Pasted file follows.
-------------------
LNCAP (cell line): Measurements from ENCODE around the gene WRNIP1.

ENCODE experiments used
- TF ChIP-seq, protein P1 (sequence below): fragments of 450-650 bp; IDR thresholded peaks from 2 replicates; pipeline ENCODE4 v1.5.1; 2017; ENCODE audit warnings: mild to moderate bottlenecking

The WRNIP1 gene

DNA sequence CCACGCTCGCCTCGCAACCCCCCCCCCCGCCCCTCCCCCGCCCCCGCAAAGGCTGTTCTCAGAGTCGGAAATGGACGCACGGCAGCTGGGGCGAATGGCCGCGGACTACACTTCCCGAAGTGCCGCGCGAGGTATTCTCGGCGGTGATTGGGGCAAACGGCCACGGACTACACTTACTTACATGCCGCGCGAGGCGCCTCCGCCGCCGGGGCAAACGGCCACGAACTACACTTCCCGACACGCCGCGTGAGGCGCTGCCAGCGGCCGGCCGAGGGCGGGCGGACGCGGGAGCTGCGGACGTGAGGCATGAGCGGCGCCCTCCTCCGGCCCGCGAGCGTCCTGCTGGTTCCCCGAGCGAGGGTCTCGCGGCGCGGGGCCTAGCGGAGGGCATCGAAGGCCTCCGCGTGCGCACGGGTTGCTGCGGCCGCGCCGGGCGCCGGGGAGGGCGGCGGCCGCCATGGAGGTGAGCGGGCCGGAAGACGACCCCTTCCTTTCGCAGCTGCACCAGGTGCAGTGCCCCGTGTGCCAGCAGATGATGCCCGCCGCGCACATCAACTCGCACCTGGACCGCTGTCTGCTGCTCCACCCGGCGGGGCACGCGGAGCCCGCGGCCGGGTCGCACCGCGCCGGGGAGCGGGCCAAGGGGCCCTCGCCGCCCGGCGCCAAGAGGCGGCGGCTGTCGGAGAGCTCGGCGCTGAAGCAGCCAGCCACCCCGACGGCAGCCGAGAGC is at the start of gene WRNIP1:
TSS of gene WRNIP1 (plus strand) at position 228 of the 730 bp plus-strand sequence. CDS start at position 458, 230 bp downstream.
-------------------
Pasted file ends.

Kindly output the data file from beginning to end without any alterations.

LNCAP (cell line): Measurements from ENCODE around the gene WRNIP1.

ENCODE experiments used
- TF ChIP-seq, protein P1 (sequence below): fragments of 450-650 bp; IDR thresholded peaks from 2 replicates; pipeline ENCODE4 v1.5.1; 2017; ENCODE audit warnings: mild to moderate bottlenecking

The WRNIP1 gene

DNA sequence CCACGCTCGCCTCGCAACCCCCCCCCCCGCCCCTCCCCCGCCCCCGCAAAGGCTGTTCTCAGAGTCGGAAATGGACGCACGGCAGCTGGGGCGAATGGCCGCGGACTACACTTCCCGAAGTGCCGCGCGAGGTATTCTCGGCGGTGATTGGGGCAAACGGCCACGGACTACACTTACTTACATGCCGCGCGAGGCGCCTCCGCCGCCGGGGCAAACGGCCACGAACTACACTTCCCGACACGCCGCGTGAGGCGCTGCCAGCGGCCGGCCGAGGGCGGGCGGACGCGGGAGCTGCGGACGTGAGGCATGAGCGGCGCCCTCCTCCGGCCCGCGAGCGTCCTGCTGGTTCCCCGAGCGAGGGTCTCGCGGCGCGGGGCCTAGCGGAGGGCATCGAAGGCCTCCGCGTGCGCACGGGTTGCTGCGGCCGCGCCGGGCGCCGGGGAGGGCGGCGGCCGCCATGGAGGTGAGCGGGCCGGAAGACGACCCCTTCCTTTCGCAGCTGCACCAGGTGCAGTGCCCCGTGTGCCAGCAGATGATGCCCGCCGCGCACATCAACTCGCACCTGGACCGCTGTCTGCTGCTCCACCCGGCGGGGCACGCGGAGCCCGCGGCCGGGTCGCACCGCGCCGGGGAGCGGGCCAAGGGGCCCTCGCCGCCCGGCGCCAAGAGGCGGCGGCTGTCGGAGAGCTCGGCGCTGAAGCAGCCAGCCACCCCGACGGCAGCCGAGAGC is at the start of gene WRNIP1:
TSS of gene WRNIP1 (plus strand) at position 228 of the 730 bp plus-strand sequence. CDS start at position 458, 230 bp downstream.